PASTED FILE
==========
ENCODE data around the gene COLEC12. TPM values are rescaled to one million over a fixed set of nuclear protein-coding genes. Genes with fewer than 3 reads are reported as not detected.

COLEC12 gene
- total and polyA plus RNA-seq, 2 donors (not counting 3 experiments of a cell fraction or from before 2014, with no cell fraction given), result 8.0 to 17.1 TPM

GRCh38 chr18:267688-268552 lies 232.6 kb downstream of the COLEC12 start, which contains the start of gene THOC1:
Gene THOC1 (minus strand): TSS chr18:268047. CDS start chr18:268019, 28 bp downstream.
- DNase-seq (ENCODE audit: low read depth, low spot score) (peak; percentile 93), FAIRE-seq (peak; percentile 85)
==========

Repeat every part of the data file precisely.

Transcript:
ENCODE data around the gene COLEC12. TPM values are rescaled to one million over a fixed set of nuclear protein-coding genes. Genes with fewer than 3 reads are reported as not detected.

COLEC12 gene
- total and polyA plus RNA-seq, 2 donors (not counting 3 experiments of a cell fraction or from before 2014, with no cell fraction given), result 8.0 to 17.1 TPM

GRCh38 chr18:267688-268552 lies 232.6 kb downstream of the COLEC12 start, which contains the start of gene THOC1:
Gene THOC1 (minus strand): TSS chr18:268047. CDS start chr18:268019, 28 bp downstream.
- DNase-seq (ENCODE audit: low read depth, low spot score) (peak; percentile 93), FAIRE-seq (peak; percentile 85)